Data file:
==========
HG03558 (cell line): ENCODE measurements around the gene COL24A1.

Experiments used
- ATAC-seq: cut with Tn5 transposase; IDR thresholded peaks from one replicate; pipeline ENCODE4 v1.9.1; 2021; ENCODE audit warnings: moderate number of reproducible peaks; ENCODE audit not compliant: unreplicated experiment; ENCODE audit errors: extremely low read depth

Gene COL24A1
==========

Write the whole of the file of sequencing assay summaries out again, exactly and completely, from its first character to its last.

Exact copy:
HG03558 (cell line): ENCODE measurements around the gene COL24A1.

Experiments used
- ATAC-seq: cut with Tn5 transposase; IDR thresholded peaks from one replicate; pipeline ENCODE4 v1.9.1; 2021; ENCODE audit warnings: moderate number of reproducible peaks; ENCODE audit not compliant: unreplicated experiment; ENCODE audit errors: extremely low read depth

Gene COL24A1